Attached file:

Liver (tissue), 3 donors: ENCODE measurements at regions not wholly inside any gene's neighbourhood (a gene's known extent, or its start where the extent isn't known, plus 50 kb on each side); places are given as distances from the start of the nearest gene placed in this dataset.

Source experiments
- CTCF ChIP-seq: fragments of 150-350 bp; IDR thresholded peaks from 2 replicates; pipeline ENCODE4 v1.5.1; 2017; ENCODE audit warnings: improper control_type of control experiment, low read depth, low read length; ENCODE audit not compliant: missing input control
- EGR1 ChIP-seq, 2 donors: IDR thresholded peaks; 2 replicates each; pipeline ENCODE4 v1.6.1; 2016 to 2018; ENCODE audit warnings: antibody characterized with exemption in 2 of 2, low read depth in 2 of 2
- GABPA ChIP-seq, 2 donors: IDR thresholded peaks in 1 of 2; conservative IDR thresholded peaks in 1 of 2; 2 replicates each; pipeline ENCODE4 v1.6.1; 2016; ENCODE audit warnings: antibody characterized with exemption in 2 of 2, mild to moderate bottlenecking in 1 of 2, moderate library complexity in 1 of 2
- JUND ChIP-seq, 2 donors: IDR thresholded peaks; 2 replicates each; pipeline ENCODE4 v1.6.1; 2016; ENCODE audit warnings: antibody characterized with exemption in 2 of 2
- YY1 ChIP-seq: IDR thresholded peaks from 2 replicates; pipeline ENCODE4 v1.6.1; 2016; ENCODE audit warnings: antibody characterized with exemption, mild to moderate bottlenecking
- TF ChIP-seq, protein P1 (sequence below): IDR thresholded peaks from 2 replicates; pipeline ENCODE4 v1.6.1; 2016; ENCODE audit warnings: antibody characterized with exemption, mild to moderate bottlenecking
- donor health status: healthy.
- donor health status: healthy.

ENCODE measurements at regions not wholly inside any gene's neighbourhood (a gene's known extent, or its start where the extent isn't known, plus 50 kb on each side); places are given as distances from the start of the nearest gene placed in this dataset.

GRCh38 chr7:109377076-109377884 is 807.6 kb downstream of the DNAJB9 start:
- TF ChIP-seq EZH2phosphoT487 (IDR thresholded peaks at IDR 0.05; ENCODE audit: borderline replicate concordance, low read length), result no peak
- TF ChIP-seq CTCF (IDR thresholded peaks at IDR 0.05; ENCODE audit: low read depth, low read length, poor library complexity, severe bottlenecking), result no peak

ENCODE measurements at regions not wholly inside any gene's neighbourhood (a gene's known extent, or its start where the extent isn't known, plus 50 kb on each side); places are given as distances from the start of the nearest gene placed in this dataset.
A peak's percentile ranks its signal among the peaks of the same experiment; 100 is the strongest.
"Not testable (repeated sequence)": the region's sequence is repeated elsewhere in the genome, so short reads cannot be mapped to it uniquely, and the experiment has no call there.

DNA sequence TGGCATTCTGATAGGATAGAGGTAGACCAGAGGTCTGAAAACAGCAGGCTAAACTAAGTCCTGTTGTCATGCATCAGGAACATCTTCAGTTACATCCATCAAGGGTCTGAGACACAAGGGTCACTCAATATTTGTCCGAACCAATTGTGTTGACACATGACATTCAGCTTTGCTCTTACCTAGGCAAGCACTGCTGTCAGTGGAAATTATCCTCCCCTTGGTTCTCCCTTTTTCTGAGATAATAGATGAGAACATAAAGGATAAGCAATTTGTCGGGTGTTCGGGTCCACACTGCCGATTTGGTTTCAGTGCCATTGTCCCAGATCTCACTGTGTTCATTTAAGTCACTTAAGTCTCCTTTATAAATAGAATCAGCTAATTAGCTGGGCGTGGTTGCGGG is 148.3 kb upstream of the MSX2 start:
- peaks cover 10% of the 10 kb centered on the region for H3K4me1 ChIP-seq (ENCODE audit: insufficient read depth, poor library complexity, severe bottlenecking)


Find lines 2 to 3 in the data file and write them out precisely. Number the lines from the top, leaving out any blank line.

Source experiments
- CTCF ChIP-seq: fragments of 150-350 bp; IDR thresholded peaks from 2 replicates; pipeline ENCODE4 v1.5.1; 2017; ENCODE audit warnings: improper control_type of control experiment, low read depth, low read length; ENCODE audit not compliant: missing input control